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Bill Thayer

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This webpage reproduces part of
Celtic Britain

by Nora K. Chadwick

published by Frederick A. Praeger
New York

The text and engravings are in the public domain.


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Chapter I

 p17  Introduction

The sources for the history of Celtic Britain are as varied as the historical geography of the island itself. They are found not only in our libraries, but under the earth and all over its surface. They are eloquent in its stone and earthen ramparts and hill-forts, its great hill-top cities and more modest cliff castles, its shore defences, its long walls of turf and stone and its well-defined ancient roads. They speak to us eloquently in numerous inscriptions on stone from the Firth of Forth to the extreme peninsulas of Wales and Cornwall, the earliest articulate messages of our ancestors; and the messages have come down to us from several centuries and from very different social classes and political conditions. This present book is one of a series in which special emphasis is laid on Archaeology, the new science which even in our own lifetime, within the span of a single generation, has added many centuries, even millennia, to our history. We are fortunate in the possession of a wealth of archaeological material which is now coming to light through the most up-to-date scientific techniques to elucidate the Britain of the ancient world.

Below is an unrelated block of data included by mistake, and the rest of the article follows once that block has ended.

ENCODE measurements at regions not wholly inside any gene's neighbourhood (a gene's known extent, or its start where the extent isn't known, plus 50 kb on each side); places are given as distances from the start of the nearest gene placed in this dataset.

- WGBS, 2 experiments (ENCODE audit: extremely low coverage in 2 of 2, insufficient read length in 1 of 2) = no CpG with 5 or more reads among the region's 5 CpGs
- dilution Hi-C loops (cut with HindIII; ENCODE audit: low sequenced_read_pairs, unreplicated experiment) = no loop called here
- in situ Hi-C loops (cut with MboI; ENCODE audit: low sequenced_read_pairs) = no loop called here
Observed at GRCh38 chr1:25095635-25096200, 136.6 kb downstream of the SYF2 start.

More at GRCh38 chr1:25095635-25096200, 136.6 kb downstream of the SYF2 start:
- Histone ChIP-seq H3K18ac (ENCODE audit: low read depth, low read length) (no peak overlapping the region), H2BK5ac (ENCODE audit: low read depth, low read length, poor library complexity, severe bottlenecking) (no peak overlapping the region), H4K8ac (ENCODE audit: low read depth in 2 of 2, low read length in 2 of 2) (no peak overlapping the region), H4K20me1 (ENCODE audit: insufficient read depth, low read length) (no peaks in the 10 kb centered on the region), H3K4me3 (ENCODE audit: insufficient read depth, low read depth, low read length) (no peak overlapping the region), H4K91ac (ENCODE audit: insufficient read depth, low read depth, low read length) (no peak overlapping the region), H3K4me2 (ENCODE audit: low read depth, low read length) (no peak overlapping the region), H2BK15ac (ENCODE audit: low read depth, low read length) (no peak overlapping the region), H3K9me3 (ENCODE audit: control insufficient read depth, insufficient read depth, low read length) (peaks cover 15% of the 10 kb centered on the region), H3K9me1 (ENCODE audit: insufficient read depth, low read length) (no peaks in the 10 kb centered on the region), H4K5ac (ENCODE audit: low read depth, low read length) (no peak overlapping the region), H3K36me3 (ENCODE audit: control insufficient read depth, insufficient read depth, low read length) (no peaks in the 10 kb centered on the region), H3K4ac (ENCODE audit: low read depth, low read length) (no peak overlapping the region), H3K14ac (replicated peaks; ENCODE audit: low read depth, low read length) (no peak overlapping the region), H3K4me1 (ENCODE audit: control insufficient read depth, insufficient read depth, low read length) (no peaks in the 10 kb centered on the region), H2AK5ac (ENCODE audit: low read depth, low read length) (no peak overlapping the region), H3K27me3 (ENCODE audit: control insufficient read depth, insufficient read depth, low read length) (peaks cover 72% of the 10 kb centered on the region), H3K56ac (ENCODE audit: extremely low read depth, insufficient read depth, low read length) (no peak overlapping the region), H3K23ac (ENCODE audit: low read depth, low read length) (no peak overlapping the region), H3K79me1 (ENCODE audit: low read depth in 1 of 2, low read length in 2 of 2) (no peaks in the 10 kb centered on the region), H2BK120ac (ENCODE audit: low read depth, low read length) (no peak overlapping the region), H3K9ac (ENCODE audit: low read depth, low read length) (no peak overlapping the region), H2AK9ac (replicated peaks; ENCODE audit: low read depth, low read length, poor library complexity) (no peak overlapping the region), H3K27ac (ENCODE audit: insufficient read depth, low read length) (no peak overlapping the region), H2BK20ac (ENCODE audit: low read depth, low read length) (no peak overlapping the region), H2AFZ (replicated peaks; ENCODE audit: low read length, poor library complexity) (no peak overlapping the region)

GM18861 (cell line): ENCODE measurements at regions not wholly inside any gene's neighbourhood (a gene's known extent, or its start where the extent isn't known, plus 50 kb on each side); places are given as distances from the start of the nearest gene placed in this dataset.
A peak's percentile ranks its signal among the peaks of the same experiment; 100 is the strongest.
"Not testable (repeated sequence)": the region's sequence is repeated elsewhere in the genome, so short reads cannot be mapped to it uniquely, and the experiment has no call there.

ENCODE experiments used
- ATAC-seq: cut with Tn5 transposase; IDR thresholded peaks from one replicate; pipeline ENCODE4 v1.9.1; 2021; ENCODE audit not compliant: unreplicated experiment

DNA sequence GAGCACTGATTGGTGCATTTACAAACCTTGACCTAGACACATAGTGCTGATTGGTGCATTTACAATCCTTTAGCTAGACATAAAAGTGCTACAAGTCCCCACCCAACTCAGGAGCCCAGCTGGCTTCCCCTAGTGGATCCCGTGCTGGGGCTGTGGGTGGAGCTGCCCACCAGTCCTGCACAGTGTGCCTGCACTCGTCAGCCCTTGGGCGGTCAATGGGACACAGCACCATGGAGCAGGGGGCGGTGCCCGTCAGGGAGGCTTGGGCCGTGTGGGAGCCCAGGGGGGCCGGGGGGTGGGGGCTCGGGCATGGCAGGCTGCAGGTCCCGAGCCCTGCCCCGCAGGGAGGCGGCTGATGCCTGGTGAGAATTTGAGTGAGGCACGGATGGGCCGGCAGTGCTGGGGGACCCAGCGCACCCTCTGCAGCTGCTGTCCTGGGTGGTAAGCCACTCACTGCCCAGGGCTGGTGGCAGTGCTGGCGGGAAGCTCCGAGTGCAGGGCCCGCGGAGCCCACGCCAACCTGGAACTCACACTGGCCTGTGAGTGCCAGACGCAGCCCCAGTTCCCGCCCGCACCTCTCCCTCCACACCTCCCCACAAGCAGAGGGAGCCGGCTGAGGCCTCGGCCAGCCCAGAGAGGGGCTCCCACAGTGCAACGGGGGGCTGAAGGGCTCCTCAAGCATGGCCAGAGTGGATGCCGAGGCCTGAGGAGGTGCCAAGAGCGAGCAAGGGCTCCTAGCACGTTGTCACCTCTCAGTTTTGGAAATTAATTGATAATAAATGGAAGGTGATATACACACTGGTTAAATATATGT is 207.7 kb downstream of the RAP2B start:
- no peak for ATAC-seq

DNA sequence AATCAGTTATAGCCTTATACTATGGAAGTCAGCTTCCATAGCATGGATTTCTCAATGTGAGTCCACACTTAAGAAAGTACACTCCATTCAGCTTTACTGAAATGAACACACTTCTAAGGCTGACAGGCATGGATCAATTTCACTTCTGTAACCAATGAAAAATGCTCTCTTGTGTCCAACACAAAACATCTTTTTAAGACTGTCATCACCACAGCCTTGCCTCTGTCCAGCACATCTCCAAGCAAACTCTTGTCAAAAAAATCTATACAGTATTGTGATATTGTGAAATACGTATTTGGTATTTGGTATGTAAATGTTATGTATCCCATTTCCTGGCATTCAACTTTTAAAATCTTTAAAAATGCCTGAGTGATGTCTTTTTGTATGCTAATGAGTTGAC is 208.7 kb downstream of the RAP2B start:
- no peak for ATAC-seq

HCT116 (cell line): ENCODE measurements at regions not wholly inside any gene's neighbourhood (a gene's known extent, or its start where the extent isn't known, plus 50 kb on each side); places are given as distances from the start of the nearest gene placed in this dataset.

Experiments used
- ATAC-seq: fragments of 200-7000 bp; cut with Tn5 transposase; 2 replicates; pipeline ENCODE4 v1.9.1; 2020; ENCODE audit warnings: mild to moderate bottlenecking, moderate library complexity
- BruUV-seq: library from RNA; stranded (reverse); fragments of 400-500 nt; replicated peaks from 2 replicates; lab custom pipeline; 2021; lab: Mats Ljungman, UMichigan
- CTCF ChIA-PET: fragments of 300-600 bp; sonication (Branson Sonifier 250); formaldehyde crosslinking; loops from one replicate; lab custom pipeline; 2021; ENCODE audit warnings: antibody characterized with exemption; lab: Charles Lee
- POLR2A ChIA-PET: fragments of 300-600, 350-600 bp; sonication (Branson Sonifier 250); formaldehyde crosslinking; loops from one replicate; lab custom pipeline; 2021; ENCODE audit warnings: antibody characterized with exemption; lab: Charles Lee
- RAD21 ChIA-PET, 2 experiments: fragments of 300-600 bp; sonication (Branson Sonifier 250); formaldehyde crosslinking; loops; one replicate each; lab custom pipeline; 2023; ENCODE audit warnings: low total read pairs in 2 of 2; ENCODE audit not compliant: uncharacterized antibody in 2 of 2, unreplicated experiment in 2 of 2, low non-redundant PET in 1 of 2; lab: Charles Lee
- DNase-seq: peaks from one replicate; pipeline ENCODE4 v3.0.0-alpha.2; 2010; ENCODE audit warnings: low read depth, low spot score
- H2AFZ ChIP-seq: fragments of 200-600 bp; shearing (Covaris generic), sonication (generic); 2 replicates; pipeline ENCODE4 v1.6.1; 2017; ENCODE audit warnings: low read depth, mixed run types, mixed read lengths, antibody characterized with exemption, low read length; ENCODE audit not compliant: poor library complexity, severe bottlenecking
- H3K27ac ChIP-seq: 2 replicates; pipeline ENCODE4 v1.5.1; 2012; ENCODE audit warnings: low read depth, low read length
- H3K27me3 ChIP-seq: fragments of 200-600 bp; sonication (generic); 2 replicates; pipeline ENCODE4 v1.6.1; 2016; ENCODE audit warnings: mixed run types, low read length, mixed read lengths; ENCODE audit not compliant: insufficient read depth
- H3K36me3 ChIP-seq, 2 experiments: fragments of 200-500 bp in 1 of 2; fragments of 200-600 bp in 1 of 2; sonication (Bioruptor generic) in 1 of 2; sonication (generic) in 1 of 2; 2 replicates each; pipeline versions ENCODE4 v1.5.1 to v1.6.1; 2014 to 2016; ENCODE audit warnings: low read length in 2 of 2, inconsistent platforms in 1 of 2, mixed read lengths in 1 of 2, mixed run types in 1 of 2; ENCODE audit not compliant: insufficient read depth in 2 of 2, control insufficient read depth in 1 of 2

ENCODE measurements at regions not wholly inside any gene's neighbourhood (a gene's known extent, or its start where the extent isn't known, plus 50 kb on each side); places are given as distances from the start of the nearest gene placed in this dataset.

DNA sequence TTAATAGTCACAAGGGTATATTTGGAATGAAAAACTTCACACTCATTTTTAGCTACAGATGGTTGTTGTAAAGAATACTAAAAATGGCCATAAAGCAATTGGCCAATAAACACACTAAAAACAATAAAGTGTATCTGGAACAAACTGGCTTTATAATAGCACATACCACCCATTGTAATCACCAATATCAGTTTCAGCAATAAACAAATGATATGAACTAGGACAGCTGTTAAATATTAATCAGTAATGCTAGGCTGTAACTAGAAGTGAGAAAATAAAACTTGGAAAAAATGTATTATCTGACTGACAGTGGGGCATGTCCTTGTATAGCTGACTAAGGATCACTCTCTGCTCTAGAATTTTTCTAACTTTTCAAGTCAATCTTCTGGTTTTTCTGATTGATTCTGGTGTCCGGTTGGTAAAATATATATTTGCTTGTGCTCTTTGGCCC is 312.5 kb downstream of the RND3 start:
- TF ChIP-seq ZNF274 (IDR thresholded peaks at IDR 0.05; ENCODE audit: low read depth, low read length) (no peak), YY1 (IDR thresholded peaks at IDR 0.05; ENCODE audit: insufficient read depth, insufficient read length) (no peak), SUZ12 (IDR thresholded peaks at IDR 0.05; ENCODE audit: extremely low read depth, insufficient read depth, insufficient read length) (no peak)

The wealth and variety of our written sources is even greater, and again they have come to us from several centuries, and from the Continent, and from Ireland, as well as from our own country, and so, naturally, in a variety of languages. We have contemporary notices in Latin chronicles and letters and what are virtually daily press reports by the panegyric poets of Gaul. Only a little later are the Irish and Welsh entries in their chronicles, chiefly in Latin, but partly in Irish, the earliest Irish entries being often derived from contemporary poems, which are sometimes quoted; and though the compilation of none of the Irish annals in their present form was earlier than the seventh  p18 century, they are derived in part from oral tradition carefully preserved by a strictly regulated professional class. For the peoples of Britain between the departure of the Romans and the establishment of the Anglo-Saxon kingdoms such oral traditions, mostly written down several centuries later, are our principal source of information.

To speak of these records and traditions of our early history as 'sources' is to do them less than justice. They are in fact, whether contemporary Latin records or even vernacular traditions, of the greatest possible interest in their own right, for in their form and style they reflect the varied phases of the civilisation and the social classes of the people who have placed them on record; the Roman officials, or the native Irish or British ecclesiastics working in an unfamiliar Latin medium; the heroic poets by their allusions in panegyrics and elegies to persons and events of whom we have no other memorials; the genealogists, who, by their knowledge of the archives — whether written or oral — of the leading families of the period, have bequeathed to us the material which might form a small Debrett of the early aristocracy who ruled Britain, first under the Romans, and later when the Romans had passed like a dream in the night.

It will not be possible in the small space at our disposal to refer to more than a few of these sources, but the reader will find it helpful to consult the brief List of Primary Authorities for the period, and the editions most readily accessible, which is given on pp167 f. below.

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Page updated: 13 Dec 20